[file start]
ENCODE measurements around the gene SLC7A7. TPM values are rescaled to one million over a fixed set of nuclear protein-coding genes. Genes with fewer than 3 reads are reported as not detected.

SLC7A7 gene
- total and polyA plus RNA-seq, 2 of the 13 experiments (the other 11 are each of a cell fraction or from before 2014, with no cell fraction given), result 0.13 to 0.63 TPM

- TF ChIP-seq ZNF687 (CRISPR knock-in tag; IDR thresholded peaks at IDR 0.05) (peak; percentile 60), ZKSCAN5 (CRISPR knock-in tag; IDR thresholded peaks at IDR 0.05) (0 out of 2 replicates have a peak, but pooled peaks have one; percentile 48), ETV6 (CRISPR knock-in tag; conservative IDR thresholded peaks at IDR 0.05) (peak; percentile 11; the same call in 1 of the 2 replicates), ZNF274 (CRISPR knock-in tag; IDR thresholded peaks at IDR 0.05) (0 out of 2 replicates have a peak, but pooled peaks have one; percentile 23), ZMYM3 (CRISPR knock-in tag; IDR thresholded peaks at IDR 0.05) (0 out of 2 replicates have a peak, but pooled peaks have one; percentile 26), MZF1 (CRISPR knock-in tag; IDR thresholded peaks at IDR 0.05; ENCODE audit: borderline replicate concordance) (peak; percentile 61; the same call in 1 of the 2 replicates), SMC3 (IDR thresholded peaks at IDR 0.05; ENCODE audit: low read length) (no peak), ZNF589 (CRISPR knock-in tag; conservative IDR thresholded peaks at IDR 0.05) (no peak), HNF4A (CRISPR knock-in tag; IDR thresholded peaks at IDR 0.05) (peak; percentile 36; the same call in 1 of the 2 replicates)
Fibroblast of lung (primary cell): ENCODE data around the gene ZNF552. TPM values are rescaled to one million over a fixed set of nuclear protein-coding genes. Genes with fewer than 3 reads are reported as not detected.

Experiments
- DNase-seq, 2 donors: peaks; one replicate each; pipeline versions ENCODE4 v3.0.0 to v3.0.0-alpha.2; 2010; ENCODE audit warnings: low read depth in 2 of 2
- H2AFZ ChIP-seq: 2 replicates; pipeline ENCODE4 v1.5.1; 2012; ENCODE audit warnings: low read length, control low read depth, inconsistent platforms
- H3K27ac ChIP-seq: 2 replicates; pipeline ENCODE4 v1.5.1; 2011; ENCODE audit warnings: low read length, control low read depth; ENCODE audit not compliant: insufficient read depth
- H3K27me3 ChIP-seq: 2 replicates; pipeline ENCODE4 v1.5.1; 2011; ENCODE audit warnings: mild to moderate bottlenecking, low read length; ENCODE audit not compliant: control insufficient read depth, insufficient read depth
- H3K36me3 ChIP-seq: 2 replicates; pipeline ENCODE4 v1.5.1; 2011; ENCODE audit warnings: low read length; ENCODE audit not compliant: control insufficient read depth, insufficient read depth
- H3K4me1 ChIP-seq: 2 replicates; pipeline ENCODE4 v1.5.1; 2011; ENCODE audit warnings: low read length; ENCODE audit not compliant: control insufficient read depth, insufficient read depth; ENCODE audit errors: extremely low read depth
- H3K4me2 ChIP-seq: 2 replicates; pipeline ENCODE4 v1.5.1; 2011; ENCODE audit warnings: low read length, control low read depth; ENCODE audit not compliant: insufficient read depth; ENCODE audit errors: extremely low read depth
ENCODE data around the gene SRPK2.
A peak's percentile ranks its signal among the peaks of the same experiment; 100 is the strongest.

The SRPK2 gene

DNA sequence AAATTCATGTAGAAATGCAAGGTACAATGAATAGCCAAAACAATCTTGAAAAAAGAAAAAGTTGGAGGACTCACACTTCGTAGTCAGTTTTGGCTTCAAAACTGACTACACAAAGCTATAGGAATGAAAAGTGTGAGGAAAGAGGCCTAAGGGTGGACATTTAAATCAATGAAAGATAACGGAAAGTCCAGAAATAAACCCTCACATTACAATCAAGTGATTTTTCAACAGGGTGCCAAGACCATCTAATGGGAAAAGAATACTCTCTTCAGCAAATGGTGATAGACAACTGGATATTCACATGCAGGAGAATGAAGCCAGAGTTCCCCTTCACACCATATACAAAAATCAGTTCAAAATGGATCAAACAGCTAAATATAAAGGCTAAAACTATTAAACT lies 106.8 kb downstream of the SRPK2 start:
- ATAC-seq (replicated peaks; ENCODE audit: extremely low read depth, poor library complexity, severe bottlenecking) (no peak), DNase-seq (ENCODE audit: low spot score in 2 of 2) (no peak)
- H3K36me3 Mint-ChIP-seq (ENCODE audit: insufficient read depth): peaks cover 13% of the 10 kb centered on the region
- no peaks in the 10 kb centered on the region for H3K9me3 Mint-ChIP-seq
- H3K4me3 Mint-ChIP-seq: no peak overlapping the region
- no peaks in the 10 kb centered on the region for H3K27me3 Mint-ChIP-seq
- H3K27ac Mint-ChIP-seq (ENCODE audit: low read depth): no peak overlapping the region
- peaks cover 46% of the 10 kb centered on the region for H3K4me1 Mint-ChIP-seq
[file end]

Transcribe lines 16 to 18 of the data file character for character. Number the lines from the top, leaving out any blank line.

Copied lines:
The SRPK2 gene

DNA sequence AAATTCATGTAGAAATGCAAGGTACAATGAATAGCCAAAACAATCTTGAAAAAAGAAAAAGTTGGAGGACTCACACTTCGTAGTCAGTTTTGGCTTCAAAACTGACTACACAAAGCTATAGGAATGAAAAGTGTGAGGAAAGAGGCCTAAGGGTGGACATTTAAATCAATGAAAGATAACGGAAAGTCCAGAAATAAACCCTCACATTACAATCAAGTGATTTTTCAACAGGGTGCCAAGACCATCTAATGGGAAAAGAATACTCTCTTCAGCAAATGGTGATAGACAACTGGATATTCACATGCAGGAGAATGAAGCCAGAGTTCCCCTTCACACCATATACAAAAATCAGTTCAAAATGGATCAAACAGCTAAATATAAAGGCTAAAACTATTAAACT lies 106.8 kb downstream of the SRPK2 start:
- ATAC-seq (replicated peaks; ENCODE audit: extremely low read depth, poor library complexity, severe bottlenecking) (no peak), DNase-seq (ENCODE audit: low spot score in 2 of 2) (no peak)